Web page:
When we do think about life we feel that it is something we should be able to intuitively understand. After all we are, right now, both alive and capable of telling exactly when something isn’t so we feel that it shouldn’t really be that difficult to tell when something is not alive to begin with or when something is dead after having been alive.
Being able to make life notionally transforms our understanding of our own capabilities in regard to our limitations. If we are gods the argument goes, should we not also be able to extend indefinitely our own life and be capable of extending that same courtesy to those we care about?
There are those who argue that before we even go down that path we should explore what exactly it means to attain godhood but that is splitting intellectual hairs. Yuval Noah Harari suggests that the option to question has already been taken out of our hands and as technology advances we are on the path to godhood, as we speak.
Yuval suggests that it is ignorance that has led us to invent gods, creating ‘answers’ of a sort that fill in the blank gaps of our existence and, as we fill those gaps with knowledge and skills and abilities, we shall write the need for gods (or God) out of our set of psychosocial requirements.
That, of course, doesn’t quite answer what we would do with life, or how we could define it, let alone control it. Nor does it answer what we would do if, as gods, faced some inevitable limit to our own abilities (and I am assuming here that even a god has to operate within the limiting parameters that define the universe he or she inhabits).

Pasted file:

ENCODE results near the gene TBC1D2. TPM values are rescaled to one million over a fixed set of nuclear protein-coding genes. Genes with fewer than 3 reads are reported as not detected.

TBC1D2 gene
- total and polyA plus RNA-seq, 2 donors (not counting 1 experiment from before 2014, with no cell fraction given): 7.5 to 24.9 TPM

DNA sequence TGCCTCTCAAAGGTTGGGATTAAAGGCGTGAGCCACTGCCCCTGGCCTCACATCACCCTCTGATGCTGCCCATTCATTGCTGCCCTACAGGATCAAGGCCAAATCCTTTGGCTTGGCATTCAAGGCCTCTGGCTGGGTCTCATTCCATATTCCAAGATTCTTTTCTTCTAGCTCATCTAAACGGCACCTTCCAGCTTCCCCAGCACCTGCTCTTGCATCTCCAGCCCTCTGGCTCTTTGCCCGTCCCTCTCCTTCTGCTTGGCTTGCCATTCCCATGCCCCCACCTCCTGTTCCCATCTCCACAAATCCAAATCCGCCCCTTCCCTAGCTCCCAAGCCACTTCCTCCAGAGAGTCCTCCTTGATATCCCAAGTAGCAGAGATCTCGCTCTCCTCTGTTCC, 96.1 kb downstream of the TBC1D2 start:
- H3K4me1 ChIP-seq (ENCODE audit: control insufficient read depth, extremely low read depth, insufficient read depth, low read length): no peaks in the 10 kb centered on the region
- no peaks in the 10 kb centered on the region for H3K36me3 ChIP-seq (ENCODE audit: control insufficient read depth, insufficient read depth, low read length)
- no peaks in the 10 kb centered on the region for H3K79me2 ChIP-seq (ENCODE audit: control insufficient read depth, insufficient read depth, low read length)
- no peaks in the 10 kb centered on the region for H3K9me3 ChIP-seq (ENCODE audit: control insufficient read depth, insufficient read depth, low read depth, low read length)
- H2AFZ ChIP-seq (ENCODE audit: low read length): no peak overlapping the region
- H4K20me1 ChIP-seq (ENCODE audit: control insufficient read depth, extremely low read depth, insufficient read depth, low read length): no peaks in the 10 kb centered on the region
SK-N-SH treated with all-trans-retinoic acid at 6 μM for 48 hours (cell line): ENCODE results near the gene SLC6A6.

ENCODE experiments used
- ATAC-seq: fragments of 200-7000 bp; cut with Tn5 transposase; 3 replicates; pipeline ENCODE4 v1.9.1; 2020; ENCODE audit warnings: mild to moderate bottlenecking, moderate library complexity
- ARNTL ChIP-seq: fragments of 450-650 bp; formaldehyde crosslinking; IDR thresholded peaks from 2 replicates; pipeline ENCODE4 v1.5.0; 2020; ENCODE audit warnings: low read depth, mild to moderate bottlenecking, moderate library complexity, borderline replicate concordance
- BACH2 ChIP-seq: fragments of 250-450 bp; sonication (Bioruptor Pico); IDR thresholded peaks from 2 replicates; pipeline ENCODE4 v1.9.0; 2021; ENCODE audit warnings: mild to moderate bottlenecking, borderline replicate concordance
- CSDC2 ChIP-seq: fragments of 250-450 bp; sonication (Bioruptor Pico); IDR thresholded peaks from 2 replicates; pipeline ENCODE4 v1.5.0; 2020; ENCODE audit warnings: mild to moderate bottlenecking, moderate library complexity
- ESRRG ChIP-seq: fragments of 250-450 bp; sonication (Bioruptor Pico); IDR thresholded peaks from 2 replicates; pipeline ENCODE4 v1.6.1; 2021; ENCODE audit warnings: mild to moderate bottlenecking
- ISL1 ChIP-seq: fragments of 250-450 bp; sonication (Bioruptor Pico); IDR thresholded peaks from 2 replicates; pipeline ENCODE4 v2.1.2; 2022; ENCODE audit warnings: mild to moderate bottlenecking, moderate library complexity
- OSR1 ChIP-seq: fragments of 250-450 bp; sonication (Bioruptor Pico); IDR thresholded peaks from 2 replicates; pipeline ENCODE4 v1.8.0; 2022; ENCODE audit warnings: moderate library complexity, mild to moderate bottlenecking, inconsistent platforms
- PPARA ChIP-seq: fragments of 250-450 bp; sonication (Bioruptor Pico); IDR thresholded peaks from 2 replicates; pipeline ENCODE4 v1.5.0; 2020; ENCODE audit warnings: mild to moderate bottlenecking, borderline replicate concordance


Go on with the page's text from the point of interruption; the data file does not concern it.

Eighteen months to a year ago, all of this would have been conceptual; the conversation purely philosophical. This is no longer quite the case. While we are far from omniscient or omnipotent we can create synthetic life forms just as we can create mechanical ones.
You might argue that we should have all of this worked out already. After all, as a species, we’ve been alive for a long, long time already and we should know what our responsibility is. Unfortunately nothing is straightforward. As a species we have evolved to respond to environmental and existential pressures. Because everything we do requires effort and soaks up energy, we respond only when we absolutely have to which is why we have been happy to allow philosophy to entertain the thoughts we simply had no time for. Until now.
What has changed? Everything has speeded up. Our decision-making has evolved insufficiently to keep up. As we progress we might be heading towards our own unplanned obsolescence. Maybe. What is certain is that we at the stage of our development, collectively, where simple answers do not exist. To be sure, they never did. But they sufficed. They now no longer do.
Complexity is inescapable. Back in the early 19th century, Mary Shelley gave us Frankenstein as a metaphor for complexities that arise our of relative simplicities. She imagined an early version of Dr Venter whose work has captured the imagination and raised questions about responsibility we have not adequately addressed yet.
Every day and in every way our powers are growing. We range into realms where we should perhaps not venture in but we really cannot help it. Curiosity is in our nature. Without it our cognition is incomplete.
So, here we are. Caught in a paradox. All-powerful and yet incapable of achieving exactly what we want. All-knowing and yet still so ignorant. Human and yet on a path that may change the very definition of what we are. The ‘simple’ things that drive us have given rise to complexity for which we have yet to find an answer.
The only certainty lies in the fact that we ought to keep on trying. Keep on evolving. Keep on exploring and, in the process, strive to not lose sight of each other.
We are still human and relatively responsible which is why I am fairly certain you’re looking at a full pot of coffee today and have chosen some choice donuts, croissants, cookies and chocolate cake to accompany it with. Have an awesome Sunday, wherever you are.